Lorries carrying urgent aid to Ukraine are being held up at Dover because of Brexit-related border checks, it has been revealed.
Charity workers say that five tonnes of donations are still in the UK because of confusion over paperwork.
Some say they have even given up efforts to get much-needed supplies to the country.
Agnieszka Lokaj, who runs the Lewisham Polish Centre in south London, told the PoliticsHome website that despite mounting donations, “we are not exporting”.
“I don’t want to send drivers to the border where they will be stuck for several days. It doesn’t make sense to spend so much time and money dealing with the bureaucracy,” she said.
Britain’s exit from the EU single market and customs union caused a dramatic rise in bureaucracy for imports and exports between Britain and the EU.
The red tape is now making it harder to send supplies to help in the wake of the Russian invasion, where the UN says need is “growing at an alarming pace”.
According to the UN’s humanitarian assistance office as of Monday there are now 12 million people in need in the country and a $1 billion (£760 million) shortfall in funding.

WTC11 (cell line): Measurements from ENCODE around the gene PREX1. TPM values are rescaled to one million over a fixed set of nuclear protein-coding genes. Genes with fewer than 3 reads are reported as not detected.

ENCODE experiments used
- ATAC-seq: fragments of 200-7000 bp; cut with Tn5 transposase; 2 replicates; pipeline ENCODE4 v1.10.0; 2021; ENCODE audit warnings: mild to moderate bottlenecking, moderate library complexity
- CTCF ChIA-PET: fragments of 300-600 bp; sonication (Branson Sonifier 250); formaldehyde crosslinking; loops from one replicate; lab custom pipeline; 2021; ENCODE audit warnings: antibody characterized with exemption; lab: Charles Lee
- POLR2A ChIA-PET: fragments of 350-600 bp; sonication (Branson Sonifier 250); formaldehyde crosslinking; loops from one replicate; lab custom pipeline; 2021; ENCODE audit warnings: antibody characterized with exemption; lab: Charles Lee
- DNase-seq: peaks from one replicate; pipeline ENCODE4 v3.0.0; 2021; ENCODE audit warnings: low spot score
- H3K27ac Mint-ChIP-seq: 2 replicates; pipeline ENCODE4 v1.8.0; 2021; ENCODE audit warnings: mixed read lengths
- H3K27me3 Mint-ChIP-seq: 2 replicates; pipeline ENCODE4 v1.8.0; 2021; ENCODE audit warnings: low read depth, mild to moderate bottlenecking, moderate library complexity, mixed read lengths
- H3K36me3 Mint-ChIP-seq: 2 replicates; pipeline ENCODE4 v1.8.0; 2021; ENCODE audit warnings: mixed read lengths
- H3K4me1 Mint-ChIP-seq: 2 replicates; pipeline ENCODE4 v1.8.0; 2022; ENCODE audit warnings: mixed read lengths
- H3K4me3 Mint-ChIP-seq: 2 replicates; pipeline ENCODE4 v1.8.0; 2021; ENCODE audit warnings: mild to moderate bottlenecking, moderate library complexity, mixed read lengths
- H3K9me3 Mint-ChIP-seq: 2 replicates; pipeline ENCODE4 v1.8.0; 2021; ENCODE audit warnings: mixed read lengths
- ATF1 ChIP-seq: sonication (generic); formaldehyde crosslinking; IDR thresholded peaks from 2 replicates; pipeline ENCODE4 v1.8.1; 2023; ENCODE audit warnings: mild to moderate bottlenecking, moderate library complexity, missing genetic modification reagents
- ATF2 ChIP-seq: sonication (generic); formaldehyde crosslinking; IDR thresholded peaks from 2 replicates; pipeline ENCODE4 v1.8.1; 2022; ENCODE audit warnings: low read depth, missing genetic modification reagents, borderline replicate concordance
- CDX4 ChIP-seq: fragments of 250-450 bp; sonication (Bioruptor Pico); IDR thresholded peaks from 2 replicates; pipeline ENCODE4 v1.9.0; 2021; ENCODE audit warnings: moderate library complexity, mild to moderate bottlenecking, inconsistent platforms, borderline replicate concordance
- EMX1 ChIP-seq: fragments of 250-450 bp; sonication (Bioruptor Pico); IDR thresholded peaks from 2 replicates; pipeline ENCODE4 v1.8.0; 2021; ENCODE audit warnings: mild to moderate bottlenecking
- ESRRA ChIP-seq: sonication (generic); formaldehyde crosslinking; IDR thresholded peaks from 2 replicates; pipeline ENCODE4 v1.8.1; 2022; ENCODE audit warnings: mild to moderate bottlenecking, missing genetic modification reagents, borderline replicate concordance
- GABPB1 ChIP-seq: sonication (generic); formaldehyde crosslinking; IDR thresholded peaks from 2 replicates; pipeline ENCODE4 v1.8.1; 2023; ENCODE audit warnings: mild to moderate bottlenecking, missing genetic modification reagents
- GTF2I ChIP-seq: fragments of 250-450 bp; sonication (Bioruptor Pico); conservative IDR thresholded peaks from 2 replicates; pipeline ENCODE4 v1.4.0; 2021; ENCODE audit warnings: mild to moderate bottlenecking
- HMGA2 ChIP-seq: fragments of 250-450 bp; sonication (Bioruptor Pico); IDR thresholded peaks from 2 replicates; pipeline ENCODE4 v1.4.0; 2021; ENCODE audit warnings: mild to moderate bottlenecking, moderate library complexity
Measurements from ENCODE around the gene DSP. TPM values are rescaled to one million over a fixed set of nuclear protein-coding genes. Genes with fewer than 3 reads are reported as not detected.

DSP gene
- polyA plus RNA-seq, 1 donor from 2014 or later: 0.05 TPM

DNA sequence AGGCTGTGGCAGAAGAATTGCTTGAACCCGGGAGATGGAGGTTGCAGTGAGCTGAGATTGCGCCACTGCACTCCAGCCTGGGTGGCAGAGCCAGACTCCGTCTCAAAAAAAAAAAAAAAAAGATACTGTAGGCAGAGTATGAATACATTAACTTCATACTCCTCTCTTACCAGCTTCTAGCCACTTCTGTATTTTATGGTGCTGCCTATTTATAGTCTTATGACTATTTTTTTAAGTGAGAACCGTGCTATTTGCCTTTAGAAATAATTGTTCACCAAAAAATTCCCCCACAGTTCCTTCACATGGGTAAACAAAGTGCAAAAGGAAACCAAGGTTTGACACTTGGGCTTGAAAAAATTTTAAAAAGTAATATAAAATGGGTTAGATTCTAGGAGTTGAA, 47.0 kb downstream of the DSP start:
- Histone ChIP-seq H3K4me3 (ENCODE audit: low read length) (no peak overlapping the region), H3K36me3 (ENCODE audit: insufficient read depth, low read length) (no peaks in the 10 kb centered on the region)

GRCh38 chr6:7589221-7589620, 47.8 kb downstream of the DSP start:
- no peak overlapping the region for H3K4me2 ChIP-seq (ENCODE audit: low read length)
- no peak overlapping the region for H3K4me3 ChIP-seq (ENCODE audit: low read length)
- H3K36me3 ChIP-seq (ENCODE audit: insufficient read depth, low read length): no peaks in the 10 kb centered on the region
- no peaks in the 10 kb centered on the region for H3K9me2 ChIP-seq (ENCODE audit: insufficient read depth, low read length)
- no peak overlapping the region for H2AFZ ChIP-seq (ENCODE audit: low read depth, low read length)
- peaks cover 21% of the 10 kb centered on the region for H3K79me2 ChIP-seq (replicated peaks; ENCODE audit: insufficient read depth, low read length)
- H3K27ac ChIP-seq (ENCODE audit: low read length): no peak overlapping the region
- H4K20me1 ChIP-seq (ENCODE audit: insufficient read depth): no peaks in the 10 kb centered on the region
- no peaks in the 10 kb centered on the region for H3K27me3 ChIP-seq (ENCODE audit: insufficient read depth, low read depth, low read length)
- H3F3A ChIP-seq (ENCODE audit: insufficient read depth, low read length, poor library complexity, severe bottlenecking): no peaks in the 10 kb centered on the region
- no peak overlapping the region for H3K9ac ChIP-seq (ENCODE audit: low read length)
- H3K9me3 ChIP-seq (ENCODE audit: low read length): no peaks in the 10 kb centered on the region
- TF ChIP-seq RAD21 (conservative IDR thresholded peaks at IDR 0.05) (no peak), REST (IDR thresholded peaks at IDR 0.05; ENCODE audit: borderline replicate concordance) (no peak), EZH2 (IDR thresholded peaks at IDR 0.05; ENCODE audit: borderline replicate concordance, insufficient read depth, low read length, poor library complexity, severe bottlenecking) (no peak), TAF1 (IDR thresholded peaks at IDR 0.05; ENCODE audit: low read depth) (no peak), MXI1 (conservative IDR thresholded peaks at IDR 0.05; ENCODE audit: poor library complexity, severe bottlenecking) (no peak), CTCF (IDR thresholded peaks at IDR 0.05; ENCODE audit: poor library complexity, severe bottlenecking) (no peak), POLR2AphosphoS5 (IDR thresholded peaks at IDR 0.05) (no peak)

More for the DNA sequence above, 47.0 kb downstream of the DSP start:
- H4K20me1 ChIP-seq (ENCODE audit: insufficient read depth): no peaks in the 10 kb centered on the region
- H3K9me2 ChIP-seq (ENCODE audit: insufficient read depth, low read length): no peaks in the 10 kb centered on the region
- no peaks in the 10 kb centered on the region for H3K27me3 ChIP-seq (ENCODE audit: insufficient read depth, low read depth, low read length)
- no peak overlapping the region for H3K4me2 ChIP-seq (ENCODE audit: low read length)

Last month lorry queues of up to six miles (10km) into the port of Dover we’re recorded by Highways England – from the Roundhill Tunnel to the Western Heights Roundabout
HMRC, which oversees customs and other regulatory checks on goods crossing the border, recommended that people donate to the UN’s Disasters Emergency Committee as the best way of helping the country.
A Government spokesperson said: “People and businesses across the UK have already responded with immense generosity, donating millions of pounds to support those forced to flee their homes as a result of the war in Ukraine.
“However, we appreciate that people and businesses may still wish to donate aid directly to the region and we are exploring further ways to support this. Anyone requiring advice can contact the free-to-use Export Support Service (ESS)”.
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